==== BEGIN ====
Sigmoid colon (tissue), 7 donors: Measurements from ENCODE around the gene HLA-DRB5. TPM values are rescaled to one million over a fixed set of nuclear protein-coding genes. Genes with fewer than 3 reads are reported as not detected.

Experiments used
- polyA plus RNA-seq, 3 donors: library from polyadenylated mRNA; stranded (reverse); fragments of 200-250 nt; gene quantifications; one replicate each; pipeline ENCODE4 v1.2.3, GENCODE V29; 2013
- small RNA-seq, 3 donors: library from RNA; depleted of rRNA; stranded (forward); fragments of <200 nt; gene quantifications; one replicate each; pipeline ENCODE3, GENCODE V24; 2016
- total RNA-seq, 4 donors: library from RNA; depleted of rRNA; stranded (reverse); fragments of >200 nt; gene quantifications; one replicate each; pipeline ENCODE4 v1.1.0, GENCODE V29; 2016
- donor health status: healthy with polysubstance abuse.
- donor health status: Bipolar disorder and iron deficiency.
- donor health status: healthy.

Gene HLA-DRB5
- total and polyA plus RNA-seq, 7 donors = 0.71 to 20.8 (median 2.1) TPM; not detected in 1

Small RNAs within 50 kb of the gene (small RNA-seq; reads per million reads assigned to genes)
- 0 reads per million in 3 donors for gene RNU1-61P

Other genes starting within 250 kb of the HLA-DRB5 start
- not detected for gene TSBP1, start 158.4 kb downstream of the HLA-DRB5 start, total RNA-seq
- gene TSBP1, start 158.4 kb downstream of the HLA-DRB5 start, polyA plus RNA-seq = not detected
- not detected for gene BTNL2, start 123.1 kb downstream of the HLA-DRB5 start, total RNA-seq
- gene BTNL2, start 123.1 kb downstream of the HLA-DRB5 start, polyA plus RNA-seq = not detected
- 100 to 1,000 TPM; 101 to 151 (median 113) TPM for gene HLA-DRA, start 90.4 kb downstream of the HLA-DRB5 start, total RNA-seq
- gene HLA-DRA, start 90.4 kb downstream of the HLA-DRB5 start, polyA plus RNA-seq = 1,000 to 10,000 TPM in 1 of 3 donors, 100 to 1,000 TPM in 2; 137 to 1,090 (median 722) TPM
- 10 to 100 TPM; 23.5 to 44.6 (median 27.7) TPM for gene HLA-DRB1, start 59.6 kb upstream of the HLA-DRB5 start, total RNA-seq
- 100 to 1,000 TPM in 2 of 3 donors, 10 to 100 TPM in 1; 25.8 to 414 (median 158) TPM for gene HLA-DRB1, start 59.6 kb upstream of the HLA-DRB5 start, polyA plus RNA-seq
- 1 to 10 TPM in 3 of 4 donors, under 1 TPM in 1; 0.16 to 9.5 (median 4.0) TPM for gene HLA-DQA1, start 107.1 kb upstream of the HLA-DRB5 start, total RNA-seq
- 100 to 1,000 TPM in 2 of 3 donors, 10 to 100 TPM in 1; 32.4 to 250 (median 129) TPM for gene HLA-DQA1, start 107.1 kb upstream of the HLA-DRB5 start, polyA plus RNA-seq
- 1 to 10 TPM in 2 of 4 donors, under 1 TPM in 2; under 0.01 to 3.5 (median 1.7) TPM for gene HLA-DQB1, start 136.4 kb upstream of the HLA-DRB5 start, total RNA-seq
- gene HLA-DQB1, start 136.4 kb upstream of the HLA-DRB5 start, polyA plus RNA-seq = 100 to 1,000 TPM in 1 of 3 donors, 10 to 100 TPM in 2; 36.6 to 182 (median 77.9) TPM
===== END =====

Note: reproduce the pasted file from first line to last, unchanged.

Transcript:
Sigmoid colon (tissue), 7 donors: Measurements from ENCODE around the gene HLA-DRB5. TPM values are rescaled to one million over a fixed set of nuclear protein-coding genes. Genes with fewer than 3 reads are reported as not detected.

Experiments used
- polyA plus RNA-seq, 3 donors: library from polyadenylated mRNA; stranded (reverse); fragments of 200-250 nt; gene quantifications; one replicate each; pipeline ENCODE4 v1.2.3, GENCODE V29; 2013
- small RNA-seq, 3 donors: library from RNA; depleted of rRNA; stranded (forward); fragments of <200 nt; gene quantifications; one replicate each; pipeline ENCODE3, GENCODE V24; 2016
- total RNA-seq, 4 donors: library from RNA; depleted of rRNA; stranded (reverse); fragments of >200 nt; gene quantifications; one replicate each; pipeline ENCODE4 v1.1.0, GENCODE V29; 2016
- donor health status: healthy with polysubstance abuse.
- donor health status: Bipolar disorder and iron deficiency.
- donor health status: healthy.

Gene HLA-DRB5
- total and polyA plus RNA-seq, 7 donors = 0.71 to 20.8 (median 2.1) TPM; not detected in 1

Small RNAs within 50 kb of the gene (small RNA-seq; reads per million reads assigned to genes)
- 0 reads per million in 3 donors for gene RNU1-61P

Other genes starting within 250 kb of the HLA-DRB5 start
- not detected for gene TSBP1, start 158.4 kb downstream of the HLA-DRB5 start, total RNA-seq
- gene TSBP1, start 158.4 kb downstream of the HLA-DRB5 start, polyA plus RNA-seq = not detected
- not detected for gene BTNL2, start 123.1 kb downstream of the HLA-DRB5 start, total RNA-seq
- gene BTNL2, start 123.1 kb downstream of the HLA-DRB5 start, polyA plus RNA-seq = not detected
- 100 to 1,000 TPM; 101 to 151 (median 113) TPM for gene HLA-DRA, start 90.4 kb downstream of the HLA-DRB5 start, total RNA-seq
- gene HLA-DRA, start 90.4 kb downstream of the HLA-DRB5 start, polyA plus RNA-seq = 1,000 to 10,000 TPM in 1 of 3 donors, 100 to 1,000 TPM in 2; 137 to 1,090 (median 722) TPM
- 10 to 100 TPM; 23.5 to 44.6 (median 27.7) TPM for gene HLA-DRB1, start 59.6 kb upstream of the HLA-DRB5 start, total RNA-seq
- 100 to 1,000 TPM in 2 of 3 donors, 10 to 100 TPM in 1; 25.8 to 414 (median 158) TPM for gene HLA-DRB1, start 59.6 kb upstream of the HLA-DRB5 start, polyA plus RNA-seq
- 1 to 10 TPM in 3 of 4 donors, under 1 TPM in 1; 0.16 to 9.5 (median 4.0) TPM for gene HLA-DQA1, start 107.1 kb upstream of the HLA-DRB5 start, total RNA-seq
- 100 to 1,000 TPM in 2 of 3 donors, 10 to 100 TPM in 1; 32.4 to 250 (median 129) TPM for gene HLA-DQA1, start 107.1 kb upstream of the HLA-DRB5 start, polyA plus RNA-seq
- 1 to 10 TPM in 2 of 4 donors, under 1 TPM in 2; under 0.01 to 3.5 (median 1.7) TPM for gene HLA-DQB1, start 136.4 kb upstream of the HLA-DRB5 start, total RNA-seq
- gene HLA-DQB1, start 136.4 kb upstream of the HLA-DRB5 start, polyA plus RNA-seq = 100 to 1,000 TPM in 1 of 3 donors, 10 to 100 TPM in 2; 36.6 to 182 (median 77.9) TPM